An earthquake warning app created by UC Berkeley sent its first-ever alert to users in California after its release back in October.
This quake was a minor one, but it’s hoped that for bigger quakes the app can save lives and reduce injuries even if it can provide only a few seconds of warning…
LA Times reports.
In a milestone, California’s new statewide earthquake early warning cellphone app sent out its first public alert for a magnitude 4.3 earthquake that ruptured Tuesday in the mountains between the Central Coast and San Joaquin Valley.
More than 40 people received the warning, said Jennifer Strauss, project manager for the MyShake app […]
The MyShake app relies on earthquake information calculated by the U.S. Geological Survey’s backbone ShakeAlert system, which gathers earthquake sensing data from a network of hundreds of ground sensors throughout the West Coast.
Predicting exactly when quakes will happen is still too great a challenge to offer a reliable earthquake warning app, so MyShake works by alerting people to a quake that is already underway. The idea is that by detecting the quake close to its epicenter, people will receive the warning a few seconds before it reaches cities.
A few seconds might not sound like much, but it’s enough to make a difference, says the university.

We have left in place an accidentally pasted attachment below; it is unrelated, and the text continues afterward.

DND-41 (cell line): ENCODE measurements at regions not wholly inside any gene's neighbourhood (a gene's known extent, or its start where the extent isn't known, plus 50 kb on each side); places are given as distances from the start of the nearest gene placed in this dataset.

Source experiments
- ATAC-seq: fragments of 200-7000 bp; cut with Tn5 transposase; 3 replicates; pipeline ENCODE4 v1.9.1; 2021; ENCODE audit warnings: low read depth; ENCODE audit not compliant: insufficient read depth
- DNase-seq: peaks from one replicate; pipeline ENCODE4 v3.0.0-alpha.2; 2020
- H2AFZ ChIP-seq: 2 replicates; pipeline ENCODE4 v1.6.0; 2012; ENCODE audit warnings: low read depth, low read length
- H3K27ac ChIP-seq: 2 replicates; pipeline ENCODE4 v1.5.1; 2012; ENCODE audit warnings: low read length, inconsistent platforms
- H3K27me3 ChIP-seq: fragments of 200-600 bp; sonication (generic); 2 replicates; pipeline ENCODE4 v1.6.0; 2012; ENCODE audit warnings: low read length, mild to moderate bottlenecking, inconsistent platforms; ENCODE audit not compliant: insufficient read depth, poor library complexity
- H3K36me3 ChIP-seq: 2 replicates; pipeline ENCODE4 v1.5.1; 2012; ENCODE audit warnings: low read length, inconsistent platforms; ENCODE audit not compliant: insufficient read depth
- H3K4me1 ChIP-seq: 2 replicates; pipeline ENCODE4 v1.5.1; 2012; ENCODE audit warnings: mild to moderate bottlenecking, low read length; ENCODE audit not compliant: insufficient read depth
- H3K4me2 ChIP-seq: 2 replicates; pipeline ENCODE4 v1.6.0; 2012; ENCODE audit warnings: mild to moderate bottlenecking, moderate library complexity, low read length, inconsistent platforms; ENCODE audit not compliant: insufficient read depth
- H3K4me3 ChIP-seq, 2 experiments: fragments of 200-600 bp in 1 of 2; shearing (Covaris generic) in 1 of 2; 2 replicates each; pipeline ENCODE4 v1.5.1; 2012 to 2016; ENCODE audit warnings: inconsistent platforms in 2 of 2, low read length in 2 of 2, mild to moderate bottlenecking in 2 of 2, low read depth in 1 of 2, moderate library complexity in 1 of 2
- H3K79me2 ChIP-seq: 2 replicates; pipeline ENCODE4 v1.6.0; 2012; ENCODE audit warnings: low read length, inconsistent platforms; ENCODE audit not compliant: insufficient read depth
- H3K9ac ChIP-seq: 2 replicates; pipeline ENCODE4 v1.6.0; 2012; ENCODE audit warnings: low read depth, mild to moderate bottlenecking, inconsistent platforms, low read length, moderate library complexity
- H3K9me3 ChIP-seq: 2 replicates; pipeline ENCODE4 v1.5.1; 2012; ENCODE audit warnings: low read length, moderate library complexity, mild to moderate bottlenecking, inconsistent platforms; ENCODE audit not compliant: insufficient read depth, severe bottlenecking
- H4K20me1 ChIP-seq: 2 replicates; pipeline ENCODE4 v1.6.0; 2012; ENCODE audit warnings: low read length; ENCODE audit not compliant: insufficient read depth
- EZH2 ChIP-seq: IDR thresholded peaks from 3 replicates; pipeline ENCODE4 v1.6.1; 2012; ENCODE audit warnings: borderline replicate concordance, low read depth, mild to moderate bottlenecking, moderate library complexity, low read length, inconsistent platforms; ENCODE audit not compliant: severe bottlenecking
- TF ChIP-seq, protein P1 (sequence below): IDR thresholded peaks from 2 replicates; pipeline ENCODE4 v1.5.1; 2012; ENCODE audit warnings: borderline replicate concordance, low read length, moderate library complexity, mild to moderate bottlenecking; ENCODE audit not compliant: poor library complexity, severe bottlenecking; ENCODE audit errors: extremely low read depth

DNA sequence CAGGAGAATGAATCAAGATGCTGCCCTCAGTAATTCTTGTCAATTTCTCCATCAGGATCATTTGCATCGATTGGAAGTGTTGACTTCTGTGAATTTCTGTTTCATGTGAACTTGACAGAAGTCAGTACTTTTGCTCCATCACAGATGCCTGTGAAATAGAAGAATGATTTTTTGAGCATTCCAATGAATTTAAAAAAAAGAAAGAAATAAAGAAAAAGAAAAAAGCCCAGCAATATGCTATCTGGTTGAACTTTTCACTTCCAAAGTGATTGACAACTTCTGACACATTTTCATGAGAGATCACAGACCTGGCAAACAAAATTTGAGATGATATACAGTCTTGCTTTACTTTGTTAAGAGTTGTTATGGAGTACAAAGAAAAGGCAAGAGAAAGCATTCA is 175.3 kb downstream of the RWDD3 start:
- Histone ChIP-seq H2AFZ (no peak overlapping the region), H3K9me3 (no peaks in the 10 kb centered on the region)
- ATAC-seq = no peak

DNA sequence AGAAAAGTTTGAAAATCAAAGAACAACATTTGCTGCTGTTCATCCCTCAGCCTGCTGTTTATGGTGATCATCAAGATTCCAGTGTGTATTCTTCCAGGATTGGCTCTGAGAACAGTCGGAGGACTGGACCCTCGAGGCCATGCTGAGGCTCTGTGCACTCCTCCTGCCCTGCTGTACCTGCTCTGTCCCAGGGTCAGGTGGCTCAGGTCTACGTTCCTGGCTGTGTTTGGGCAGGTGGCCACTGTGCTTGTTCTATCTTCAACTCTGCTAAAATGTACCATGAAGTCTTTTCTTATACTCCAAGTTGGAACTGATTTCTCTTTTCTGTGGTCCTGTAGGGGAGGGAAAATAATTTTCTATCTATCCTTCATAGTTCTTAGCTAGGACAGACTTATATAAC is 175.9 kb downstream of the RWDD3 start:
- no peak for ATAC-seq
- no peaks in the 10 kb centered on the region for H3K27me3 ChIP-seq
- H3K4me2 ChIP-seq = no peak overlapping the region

Such systems can work particularly well in strong earthquakes, providing seconds of alert that allow dentists to remove drills from mouths, elevators to let passengers off and allow people to drop, cover and hold on before strong shaking hits.
It’s not the only earthquake warning app available.
The city of Los Angeles has its own version of an earthquake early warning app, ShakeAlertLA, which was developed by AT&T. It sends warnings for users physically located in Los Angeles County.
MyShake, however, covers the whole of California.
Both apps are triggered for earthquakes of magnitude 4.5 or greater, and will alert people in areas where the shaking will be strong enough to be quite noticeable – or level 3 on the Modified Mercalli Intensity Scale.
Government advice if an earthquake hits is ‘drop, cover and hold on.’
Drop: Drop wherever you are on to your hands and knees. If you’re using a wheelchair or walker with a seat, make sure your wheels are locked and remain seated until the shaking stops.
Cover: Cover your head and neck with your arms. If a sturdy table or desk is nearby, crawl underneath it for shelter. If no shelter is nearby, crawl next to an interior wall (away from windows). Crawl only if you can reach better cover without going through an area with more debris. Stay on your knees or bent over to protect vital organs.
Hold on: If you are under a table or desk, hold on with one hand and be ready to move with it if it moves. If you can’t find a table or desk, cover your head and neck with both arms and hands. If seated and unable to drop to the floor, bend forward, cover your head with your arms, and hold on to your neck with both hands.
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Photo: Marcio Jose Sanchez/AP